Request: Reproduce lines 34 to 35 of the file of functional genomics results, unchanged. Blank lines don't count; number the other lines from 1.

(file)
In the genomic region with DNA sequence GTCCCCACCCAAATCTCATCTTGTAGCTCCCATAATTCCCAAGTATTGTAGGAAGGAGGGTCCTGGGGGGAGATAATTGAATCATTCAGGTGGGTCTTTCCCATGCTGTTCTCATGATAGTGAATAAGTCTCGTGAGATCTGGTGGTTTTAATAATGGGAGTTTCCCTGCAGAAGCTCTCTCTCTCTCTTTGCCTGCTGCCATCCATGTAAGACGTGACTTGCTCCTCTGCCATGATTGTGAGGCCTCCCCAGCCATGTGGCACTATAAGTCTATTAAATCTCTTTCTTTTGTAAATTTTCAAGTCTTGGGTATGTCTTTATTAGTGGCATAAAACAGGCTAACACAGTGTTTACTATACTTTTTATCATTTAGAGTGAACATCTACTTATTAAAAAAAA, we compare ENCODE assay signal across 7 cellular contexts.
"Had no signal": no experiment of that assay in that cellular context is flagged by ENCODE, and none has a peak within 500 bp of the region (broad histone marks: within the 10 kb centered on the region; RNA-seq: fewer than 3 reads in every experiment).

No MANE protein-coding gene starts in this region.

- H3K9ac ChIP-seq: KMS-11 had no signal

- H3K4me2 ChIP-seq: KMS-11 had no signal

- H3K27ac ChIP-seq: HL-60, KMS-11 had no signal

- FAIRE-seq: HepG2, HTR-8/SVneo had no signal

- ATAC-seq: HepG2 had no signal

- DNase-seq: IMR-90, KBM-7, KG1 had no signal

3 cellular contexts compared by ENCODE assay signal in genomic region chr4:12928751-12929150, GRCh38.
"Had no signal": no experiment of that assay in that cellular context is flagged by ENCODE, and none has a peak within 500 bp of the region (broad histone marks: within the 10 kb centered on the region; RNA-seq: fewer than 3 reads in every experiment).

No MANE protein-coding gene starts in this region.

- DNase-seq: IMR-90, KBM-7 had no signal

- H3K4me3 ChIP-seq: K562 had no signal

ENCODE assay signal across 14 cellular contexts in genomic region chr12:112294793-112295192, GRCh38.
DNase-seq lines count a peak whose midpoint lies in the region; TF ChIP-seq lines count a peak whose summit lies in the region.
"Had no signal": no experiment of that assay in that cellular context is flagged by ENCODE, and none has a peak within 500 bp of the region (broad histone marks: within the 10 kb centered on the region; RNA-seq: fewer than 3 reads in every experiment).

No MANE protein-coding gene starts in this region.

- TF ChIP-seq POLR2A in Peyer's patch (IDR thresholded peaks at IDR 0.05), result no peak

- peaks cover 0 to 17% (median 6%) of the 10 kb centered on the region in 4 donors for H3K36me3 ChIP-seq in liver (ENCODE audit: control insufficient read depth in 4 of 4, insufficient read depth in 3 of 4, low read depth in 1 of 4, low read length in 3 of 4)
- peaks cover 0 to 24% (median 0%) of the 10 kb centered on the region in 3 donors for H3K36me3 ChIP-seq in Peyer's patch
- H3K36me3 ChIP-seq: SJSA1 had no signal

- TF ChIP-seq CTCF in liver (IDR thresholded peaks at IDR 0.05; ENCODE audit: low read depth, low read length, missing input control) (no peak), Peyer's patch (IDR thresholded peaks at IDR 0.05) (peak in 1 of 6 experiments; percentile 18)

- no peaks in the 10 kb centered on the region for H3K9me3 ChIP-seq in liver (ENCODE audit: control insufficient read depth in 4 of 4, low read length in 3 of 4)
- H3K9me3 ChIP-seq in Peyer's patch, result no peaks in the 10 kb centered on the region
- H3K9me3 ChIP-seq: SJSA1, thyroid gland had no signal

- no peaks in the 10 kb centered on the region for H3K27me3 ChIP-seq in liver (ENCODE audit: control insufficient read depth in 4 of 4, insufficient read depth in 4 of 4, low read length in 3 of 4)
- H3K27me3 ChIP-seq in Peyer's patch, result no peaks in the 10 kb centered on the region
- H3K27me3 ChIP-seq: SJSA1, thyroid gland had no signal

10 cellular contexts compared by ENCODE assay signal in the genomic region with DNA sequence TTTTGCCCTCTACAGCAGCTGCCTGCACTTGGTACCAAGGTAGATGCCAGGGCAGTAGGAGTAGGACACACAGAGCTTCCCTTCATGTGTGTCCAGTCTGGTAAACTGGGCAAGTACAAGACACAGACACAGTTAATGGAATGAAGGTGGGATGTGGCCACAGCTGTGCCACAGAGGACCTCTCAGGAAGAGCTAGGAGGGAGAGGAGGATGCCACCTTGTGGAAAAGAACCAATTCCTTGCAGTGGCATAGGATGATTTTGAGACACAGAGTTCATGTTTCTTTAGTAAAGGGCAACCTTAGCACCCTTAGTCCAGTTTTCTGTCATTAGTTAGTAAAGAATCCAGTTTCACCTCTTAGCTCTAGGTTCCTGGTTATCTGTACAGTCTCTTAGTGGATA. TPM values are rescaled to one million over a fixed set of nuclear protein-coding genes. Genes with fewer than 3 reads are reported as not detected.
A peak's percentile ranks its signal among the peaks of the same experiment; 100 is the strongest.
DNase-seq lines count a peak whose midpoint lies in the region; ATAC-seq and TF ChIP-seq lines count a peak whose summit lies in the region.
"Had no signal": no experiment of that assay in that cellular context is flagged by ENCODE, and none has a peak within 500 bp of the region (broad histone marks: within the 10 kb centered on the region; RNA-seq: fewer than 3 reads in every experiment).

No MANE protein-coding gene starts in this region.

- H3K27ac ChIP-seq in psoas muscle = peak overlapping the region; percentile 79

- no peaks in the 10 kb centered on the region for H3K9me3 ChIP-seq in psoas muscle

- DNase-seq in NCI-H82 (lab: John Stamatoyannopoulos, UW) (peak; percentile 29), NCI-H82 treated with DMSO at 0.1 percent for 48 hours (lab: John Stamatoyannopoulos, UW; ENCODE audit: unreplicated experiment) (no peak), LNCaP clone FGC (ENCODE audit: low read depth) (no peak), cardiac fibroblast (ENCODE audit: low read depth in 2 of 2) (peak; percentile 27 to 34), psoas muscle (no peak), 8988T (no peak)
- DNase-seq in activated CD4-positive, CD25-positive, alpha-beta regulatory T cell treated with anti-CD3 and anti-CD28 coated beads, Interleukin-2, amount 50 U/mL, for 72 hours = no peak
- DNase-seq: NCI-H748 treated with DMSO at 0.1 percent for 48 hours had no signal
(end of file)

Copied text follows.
No MANE protein-coding gene starts in this region.

- H3K27ac ChIP-seq in psoas muscle = peak overlapping the region; percentile 79